Strahan was born in Houston, Texas. He is the son of Gene, a boxer with a 1-1 record against future heavyweight Ken Norton, and Louise Strahan, a basketball coach, and the nephew of retired pro football player Arthur Strahan. He is the youngest of 6 children. Gene was a major in the U.S. Army, and when Michael was 9, the Strahans moved to an army base in Mannheim, Germany. Although Strahan did not begin to play high school football at Westbury High School (Houston, Texas) until his senior year, he did play organized football while attending school in Mannheim, Germany, playing linebacker for the Mannheim Redskins in 1985. The summer before Strahan's senior year of high school, his father sent him to live with his uncle Art in Houston so he could attend Westbury High School. Strahan played one season of football, which was enough for him to get a scholarship offer from Texas Southern University. He then flew back to Germany for the spring term, where he graduated from Mannheim Christian Academy.
Strahan followed in the footsteps of his uncle Art, who also played defensive end at Texas Southern University. Strahan was so dominant he drew double teams, and TSU coaches dubbed Strahan double teaming "Strahan rules." By his junior season, Strahan began to turn himself into an NFL prospect. As a senior at Texas Southern, Strahan was selected All-America first team by The Poor Man's Guide to the NFL Draft, The Sheridan Network, Edd Hayes Black College Sports Report and the Associated Press. He recorded 62 tackles with a school-record 19 quarterback sacks and 32 tackles totaling 142 yards in losses. He was also selected Division I-AA Defensive Player of the Year by The Poor Man's Guide and Edd Hayes Black College Sports Report. In 1992 he was named 1st team All-Southwestern Athletic Conference and the SWAC's Player of the Year for the 2nd consecutive season. He was also named Black College Defensive Player of the Year. As a junior in 1991, Strahan led the SWAC with 14.5 quarterback sacks. His 41.5 career sacks is a Texas Southern record.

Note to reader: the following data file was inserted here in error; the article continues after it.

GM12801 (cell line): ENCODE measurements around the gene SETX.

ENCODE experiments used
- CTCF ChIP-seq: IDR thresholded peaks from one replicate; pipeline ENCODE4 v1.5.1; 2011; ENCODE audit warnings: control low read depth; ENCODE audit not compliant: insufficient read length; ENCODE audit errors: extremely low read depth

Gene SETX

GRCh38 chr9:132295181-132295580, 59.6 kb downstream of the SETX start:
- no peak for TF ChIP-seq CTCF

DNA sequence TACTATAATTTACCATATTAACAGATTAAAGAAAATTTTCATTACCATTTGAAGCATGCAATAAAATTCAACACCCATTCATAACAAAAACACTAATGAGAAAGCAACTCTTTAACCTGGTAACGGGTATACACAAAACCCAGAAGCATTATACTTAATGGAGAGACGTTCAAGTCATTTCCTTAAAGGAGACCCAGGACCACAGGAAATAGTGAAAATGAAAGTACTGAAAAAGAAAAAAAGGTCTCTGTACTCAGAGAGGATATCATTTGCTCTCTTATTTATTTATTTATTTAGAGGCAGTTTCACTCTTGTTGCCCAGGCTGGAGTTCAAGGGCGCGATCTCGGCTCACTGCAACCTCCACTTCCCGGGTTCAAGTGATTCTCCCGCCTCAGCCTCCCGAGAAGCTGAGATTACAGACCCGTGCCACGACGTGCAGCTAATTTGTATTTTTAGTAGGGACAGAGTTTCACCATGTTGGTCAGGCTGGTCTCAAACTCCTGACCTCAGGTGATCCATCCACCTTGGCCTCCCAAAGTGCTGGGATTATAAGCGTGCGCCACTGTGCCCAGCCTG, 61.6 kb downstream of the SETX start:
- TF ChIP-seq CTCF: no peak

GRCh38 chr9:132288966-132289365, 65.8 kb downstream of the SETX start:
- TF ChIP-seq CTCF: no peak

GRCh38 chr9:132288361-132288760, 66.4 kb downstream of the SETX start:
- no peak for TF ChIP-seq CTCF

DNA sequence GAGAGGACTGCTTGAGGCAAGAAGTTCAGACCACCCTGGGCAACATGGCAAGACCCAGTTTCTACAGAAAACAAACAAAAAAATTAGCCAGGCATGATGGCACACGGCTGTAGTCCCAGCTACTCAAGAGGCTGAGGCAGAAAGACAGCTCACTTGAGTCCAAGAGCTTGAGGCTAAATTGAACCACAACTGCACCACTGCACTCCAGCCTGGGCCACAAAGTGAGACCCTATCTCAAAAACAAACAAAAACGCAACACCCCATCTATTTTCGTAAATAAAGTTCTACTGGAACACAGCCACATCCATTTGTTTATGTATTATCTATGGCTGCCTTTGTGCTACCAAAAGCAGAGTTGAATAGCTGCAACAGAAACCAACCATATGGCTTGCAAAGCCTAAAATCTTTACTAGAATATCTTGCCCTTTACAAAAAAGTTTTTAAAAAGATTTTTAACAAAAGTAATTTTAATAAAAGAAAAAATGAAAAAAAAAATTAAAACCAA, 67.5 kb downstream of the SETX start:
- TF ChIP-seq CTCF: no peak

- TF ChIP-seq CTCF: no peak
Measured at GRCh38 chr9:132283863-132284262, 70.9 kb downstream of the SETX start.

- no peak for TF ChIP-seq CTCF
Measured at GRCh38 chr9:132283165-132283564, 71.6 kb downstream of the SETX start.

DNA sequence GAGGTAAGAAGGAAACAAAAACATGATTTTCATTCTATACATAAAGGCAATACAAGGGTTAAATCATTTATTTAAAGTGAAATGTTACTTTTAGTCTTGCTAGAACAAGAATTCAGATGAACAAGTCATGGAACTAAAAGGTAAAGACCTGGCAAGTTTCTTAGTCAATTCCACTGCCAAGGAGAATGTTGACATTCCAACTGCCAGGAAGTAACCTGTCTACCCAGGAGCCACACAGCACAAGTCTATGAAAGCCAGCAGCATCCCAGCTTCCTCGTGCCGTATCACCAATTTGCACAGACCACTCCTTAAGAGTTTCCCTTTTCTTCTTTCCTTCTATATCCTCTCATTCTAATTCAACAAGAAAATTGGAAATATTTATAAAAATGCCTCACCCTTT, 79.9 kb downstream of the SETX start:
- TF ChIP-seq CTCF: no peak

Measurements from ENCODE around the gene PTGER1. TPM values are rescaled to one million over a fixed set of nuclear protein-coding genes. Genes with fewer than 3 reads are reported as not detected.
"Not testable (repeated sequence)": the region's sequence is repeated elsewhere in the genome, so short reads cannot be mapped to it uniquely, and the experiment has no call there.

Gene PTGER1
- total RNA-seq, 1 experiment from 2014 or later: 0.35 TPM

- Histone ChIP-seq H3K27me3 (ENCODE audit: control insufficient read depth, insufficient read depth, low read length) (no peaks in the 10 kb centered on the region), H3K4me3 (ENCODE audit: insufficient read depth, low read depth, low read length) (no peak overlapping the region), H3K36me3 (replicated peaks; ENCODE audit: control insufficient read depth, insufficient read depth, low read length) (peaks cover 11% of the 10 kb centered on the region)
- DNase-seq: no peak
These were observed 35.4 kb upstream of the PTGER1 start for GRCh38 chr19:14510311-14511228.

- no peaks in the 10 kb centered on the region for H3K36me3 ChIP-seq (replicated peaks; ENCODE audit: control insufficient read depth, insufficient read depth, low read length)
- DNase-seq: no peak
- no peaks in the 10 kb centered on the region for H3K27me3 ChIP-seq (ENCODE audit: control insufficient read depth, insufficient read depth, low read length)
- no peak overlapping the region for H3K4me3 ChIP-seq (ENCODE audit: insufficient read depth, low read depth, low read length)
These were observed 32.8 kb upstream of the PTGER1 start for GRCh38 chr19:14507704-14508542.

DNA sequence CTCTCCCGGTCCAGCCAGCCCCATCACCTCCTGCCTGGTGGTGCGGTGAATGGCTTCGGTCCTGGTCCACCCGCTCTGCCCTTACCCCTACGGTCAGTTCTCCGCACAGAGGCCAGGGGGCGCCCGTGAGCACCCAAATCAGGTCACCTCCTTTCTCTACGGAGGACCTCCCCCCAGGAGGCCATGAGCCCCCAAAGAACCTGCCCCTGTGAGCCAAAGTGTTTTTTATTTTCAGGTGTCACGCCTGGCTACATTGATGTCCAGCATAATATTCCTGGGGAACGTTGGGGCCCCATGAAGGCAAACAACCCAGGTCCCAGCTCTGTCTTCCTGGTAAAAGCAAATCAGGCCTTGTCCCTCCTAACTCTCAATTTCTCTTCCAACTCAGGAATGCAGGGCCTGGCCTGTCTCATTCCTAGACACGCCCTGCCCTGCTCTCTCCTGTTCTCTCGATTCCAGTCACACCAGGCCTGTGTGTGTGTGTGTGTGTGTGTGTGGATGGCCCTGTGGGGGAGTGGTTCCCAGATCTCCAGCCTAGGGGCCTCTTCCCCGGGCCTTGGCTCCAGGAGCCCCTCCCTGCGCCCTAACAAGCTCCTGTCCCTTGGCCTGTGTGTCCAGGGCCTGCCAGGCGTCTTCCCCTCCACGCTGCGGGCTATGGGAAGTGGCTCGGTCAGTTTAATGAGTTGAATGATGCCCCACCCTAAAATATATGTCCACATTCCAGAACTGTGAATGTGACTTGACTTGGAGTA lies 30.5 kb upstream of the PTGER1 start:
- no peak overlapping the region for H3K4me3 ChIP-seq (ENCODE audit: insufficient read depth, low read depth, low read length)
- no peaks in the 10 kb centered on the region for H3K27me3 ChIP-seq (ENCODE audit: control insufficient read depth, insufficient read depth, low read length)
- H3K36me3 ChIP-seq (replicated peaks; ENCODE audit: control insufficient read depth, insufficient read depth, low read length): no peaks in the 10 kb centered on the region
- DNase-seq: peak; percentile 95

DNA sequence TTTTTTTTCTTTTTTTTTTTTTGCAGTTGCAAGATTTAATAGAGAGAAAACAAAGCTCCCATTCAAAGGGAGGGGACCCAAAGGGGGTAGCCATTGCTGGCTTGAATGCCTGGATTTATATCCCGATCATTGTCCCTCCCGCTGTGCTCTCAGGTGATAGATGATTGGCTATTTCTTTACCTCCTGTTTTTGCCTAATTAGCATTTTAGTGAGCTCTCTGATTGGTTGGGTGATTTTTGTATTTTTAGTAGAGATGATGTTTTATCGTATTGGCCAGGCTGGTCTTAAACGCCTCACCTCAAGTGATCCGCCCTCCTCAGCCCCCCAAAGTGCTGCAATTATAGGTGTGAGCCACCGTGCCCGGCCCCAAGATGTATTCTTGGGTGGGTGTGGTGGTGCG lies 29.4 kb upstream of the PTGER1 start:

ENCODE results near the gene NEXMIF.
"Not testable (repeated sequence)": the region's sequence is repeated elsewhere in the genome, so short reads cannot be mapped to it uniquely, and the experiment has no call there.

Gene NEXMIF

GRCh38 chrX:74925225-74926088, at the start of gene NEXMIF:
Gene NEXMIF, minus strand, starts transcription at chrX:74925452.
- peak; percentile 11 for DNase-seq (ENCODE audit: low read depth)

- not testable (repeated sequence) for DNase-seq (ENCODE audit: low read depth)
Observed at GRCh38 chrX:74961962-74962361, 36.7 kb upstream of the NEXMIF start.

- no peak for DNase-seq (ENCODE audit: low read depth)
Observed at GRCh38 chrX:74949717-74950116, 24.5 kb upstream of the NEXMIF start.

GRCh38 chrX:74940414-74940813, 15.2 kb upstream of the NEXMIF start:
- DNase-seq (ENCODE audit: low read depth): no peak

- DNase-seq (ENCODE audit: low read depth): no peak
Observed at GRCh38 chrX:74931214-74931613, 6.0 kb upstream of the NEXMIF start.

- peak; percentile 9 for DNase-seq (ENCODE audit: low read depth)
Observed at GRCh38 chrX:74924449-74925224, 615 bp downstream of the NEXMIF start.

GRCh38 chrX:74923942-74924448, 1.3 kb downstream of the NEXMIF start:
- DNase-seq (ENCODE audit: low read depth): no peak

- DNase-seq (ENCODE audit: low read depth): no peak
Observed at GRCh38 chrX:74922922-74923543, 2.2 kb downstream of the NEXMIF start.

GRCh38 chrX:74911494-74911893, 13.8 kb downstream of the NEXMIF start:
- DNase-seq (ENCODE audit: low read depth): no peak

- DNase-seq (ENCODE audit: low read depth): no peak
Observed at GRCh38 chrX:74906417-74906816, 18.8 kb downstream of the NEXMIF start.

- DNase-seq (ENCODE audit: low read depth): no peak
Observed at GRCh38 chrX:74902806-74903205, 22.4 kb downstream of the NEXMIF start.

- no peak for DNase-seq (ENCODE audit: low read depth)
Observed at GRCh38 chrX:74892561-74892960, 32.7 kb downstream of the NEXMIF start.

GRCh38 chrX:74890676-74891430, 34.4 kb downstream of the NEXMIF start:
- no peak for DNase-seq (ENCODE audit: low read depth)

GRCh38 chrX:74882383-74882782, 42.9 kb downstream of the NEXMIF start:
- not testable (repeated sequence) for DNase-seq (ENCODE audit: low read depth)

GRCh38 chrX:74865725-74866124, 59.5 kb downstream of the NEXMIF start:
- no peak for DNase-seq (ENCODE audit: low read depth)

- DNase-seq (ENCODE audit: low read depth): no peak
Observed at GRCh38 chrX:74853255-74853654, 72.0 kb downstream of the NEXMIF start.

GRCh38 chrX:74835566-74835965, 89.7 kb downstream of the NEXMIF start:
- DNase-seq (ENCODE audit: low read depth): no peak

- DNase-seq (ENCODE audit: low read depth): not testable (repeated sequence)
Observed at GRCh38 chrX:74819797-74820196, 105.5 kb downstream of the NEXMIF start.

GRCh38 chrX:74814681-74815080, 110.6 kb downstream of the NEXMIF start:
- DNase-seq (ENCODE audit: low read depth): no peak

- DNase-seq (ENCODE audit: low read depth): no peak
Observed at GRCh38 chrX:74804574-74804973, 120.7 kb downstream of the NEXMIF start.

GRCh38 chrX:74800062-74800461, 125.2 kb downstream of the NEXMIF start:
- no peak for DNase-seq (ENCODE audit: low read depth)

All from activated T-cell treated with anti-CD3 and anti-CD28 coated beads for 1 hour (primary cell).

Strahan was drafted in 1993. He played in only 9 games due to injuries, and missed the playoff game that season. After a few unremarkable seasons, Strahan had a breakout year in 1997, recording 14 sacks. He was voted into his first Pro Bowl and was also named First Team All-Pro by the Associated Press. In 1998, Strahan continued his success, racking up 15 sacks and being voted into his second Pro-Bowl and All-Pro team.